Ken McGrath has spoken of the depth of gratitude he feels towards those who supported him and his family as he battled back from a brain haemorrhage in 2013.
Speaking with trademark honesty in the upcoming episode of acclaimed TG4 series Laochra Gael (Sunday, 5.55pm), the former Waterford star outlines the philosophy of bouncing back from setbacks that served him well on and off the playing field.
The Mount Sion legend also talks about the roller-coaster years with Waterford, winning four Munster championships and one League, but falling short of the All-Ireland.
He describes former manager Justin McCarthy as his greatest influence, apart from his father Pat, who also played for Waterford, and insists that despite never getting their hands on the Liam MacCarthy Cup, his Waterford team would be remembered forever.
But McGrath is at his most emotional speaking about his illness. Just two years after bringing the curtain down on a 16-year career with the Déise, the then 36-year-old was diagnosed as having suffered a brain haemorrhage in 2013.
“A couple of months later, a few small little things were going wrong and I wasn’t going right,” McGrath declares. “I think I wasn’t right for a couple of years.
“It was harder for the wife and the kids at home rather than me. I was the one stuck in hospital watching telly, watching Deal Or No Deal eating grub! But it was a tough few months. It was three months in hospital.”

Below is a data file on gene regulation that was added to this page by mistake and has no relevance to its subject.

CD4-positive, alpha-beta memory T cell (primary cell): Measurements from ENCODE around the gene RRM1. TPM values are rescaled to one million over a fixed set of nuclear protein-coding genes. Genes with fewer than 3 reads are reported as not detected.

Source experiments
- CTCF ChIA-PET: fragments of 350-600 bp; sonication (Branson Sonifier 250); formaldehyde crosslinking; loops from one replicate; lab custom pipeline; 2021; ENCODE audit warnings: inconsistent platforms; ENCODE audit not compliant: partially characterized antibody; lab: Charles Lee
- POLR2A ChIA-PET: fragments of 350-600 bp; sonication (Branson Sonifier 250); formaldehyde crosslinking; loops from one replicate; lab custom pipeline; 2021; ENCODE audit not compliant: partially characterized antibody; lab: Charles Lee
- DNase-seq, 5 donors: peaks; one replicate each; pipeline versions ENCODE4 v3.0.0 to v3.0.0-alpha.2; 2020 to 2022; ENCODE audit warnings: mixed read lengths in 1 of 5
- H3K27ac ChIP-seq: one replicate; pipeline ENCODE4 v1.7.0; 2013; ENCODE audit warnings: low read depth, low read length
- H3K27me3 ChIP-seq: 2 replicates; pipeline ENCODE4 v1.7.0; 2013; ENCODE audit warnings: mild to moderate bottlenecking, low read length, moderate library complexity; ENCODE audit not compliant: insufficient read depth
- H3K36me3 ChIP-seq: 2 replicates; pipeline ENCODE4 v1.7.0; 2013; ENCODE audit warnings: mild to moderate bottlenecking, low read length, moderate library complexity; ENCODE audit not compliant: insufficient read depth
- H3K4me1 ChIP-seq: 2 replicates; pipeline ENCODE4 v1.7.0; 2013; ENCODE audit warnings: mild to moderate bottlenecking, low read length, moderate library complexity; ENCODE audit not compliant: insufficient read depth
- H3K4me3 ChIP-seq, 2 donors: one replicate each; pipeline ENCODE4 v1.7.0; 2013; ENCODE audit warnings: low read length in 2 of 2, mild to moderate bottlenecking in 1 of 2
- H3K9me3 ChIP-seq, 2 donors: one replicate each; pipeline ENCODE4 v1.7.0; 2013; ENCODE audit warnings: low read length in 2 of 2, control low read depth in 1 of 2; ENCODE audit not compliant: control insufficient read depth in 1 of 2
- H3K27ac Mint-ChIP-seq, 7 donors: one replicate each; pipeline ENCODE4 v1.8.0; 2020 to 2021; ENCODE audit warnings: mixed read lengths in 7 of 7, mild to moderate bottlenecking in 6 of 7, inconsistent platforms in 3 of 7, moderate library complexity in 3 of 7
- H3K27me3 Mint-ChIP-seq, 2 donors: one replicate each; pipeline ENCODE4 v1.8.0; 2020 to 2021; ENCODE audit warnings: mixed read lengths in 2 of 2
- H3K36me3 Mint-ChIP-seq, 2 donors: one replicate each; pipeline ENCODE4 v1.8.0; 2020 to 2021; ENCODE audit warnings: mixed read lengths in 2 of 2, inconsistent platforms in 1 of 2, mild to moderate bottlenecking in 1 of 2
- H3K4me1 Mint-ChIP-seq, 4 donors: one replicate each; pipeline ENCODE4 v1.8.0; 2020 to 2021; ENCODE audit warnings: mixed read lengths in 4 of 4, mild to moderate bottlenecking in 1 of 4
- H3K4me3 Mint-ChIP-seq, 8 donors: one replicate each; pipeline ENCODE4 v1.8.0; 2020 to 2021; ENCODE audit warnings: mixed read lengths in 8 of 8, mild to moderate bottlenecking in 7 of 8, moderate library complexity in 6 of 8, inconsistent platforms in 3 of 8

The GAA community rallied around and the Ken McGrath All Star Challenge was organised as a fundraiser for the family. McGrath, who himself won four All Stars, found himself centre stage in front of 7,000 people as players accumulating 110 All Stars between them provided the entertainment.
“You’d be humbled by what went on. We walked across the pitch before the game and got a standing ovation. It was hard not to get a bit emotional.
“One of the best moments of my life to be honest with you was walking across the pitch and for that to happen. We’re eternally grateful for the support we got. It was a night we’ll never forget.”
McGrath was always a prodigious talent and made his senior debut as an 18-year-old in the championship against Tipperary in 1996, playing minor and U21 that same month. He played a key role in what was a rollercoaster period for Waterford and hurling in general.
Justin McCarthy succeeded another Corkman, Gerald McCarthy as manager in 2002 and had an instant impact, as Waterford won their first Munster title since 1963. McGrath produced a spectacular performance, scoring seven points.
“He saw something in this team and he changed our hurling. Outside of my father, he’s the biggest influence of my career. What he done in hurling terms was unbelievable for us.” Waterford endured many setbacks but McGrath was never one for self-pity.
“When you’ve been down so long, you’re not going to win respect until you earn it. It’s easy win and come back but to lose and come back is 10 times harder. Until you’ve been in our shoes and have the heartbreak defeats, you won’t know what it’s like to keep coming back every year, to do that training in January, December, November and have that level of commitment. That to me, that’s heart.
“We’ve been unlucky not to win the All-Ireland but I don’t think that defines any of our generation. We’ve been involved in some of the best games of all time, we lifted a whole generation of hurling people in Waterford. We haven’t an All-Ireland but I’ll be honest, the team will be remembered.”
Laochra Gael, TG4, Sunday 5.55pm.
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